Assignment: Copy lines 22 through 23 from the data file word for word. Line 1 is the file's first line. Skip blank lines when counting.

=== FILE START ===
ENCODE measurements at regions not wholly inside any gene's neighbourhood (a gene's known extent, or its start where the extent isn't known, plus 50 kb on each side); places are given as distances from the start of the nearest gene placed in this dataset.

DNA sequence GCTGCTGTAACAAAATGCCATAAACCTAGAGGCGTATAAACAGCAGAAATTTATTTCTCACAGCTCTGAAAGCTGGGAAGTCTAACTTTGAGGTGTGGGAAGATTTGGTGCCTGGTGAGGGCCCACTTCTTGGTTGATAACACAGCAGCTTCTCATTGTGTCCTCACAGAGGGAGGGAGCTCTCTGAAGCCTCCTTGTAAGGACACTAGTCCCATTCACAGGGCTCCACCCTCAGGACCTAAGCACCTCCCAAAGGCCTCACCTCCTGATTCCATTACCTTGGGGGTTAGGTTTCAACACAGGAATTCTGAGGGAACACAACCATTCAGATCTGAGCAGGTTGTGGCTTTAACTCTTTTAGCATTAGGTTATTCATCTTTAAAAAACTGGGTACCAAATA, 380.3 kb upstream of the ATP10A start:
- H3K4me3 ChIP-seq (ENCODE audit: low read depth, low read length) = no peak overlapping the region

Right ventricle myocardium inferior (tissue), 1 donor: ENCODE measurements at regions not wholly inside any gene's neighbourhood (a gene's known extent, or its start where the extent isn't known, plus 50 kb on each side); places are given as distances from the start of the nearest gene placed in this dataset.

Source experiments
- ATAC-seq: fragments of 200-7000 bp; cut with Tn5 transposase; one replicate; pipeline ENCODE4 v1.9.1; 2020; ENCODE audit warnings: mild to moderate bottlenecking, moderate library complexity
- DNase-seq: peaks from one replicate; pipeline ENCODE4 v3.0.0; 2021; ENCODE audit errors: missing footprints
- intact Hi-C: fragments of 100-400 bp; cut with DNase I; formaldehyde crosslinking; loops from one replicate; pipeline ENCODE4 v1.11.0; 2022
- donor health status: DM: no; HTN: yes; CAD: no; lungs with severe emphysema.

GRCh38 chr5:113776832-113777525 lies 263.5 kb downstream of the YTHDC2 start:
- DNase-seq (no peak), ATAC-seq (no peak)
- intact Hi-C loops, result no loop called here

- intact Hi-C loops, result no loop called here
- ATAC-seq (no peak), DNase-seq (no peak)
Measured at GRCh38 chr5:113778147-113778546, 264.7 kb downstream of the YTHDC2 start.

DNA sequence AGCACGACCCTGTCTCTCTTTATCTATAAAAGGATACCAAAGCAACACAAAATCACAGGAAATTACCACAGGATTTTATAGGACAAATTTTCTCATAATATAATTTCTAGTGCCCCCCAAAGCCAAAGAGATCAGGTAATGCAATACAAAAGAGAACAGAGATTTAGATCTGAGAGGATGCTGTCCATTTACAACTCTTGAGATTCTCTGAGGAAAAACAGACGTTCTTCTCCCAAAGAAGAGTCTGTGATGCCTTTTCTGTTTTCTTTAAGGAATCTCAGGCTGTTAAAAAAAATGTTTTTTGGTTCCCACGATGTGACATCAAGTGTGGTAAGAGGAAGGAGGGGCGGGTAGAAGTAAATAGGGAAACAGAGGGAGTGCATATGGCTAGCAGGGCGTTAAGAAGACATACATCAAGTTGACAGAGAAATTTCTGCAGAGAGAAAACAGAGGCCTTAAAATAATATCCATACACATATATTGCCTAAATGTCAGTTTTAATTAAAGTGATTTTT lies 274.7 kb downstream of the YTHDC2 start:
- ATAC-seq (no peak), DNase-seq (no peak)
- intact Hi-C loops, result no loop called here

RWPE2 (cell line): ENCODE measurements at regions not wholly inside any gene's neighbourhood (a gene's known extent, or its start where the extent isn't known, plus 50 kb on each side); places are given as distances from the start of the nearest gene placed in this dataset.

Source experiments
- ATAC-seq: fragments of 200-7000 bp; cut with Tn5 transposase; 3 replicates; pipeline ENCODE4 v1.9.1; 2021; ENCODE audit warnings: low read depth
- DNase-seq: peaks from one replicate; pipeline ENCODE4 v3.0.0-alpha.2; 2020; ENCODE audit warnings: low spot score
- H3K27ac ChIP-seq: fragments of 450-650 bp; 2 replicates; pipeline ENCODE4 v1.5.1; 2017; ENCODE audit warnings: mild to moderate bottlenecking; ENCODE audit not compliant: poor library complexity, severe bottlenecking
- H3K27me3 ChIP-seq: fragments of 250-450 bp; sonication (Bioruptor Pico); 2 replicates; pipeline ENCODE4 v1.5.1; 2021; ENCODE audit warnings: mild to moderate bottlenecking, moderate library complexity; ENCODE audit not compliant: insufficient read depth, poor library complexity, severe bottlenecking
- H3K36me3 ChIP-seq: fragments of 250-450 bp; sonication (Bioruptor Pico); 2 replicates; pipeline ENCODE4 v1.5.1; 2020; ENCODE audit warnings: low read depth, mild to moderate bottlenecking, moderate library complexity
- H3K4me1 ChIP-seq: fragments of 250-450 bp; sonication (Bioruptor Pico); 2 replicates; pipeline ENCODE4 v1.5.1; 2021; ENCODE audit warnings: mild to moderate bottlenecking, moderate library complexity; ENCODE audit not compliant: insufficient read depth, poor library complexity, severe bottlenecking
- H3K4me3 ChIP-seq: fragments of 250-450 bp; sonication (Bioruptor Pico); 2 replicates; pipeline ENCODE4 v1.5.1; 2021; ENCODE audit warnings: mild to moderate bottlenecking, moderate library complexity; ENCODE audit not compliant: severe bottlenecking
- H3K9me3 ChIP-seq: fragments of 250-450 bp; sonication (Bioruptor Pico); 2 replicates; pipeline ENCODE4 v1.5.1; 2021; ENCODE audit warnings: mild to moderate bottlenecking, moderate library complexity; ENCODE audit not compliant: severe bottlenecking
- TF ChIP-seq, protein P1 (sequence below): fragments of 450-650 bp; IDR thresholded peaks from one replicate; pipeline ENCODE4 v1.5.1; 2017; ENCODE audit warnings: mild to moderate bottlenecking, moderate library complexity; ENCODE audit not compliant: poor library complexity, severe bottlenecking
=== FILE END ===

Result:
- DNase-seq: peaks from one replicate; pipeline ENCODE4 v3.0.0-alpha.2; 2020; ENCODE audit warnings: low spot score
- H3K27ac ChIP-seq: fragments of 450-650 bp; 2 replicates; pipeline ENCODE4 v1.5.1; 2017; ENCODE audit warnings: mild to moderate bottlenecking; ENCODE audit not compliant: poor library complexity, severe bottlenecking